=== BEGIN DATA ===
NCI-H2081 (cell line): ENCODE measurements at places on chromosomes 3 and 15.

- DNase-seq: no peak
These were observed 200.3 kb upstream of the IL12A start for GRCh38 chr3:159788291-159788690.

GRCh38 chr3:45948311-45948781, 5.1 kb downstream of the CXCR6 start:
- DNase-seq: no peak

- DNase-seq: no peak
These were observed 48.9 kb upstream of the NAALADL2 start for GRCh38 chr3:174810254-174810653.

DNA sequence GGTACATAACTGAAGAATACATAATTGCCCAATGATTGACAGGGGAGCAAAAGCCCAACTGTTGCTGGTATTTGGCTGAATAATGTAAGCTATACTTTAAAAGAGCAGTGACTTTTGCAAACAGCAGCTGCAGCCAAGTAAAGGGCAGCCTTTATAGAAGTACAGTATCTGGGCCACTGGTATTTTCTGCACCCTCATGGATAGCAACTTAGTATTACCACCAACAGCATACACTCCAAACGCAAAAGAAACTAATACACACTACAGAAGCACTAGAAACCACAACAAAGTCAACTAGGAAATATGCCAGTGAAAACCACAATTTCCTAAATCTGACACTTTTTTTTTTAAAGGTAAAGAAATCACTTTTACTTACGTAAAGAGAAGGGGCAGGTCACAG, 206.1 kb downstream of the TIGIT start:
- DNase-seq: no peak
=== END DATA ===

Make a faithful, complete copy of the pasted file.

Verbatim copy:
NCI-H2081 (cell line): ENCODE measurements at places on chromosomes 3 and 15.

- DNase-seq: no peak
These were observed 200.3 kb upstream of the IL12A start for GRCh38 chr3:159788291-159788690.

GRCh38 chr3:45948311-45948781, 5.1 kb downstream of the CXCR6 start:
- DNase-seq: no peak

- DNase-seq: no peak
These were observed 48.9 kb upstream of the NAALADL2 start for GRCh38 chr3:174810254-174810653.

DNA sequence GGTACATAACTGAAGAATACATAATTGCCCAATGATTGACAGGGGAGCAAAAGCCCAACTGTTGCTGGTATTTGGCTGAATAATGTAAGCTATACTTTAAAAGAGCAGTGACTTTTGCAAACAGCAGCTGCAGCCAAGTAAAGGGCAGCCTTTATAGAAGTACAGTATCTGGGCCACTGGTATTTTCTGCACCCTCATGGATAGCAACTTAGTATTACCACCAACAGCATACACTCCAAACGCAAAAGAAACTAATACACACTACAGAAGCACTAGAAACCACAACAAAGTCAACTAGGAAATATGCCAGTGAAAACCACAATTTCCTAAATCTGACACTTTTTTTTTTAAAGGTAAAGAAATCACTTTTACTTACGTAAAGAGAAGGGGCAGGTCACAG, 206.1 kb downstream of the TIGIT start:
- DNase-seq: no peak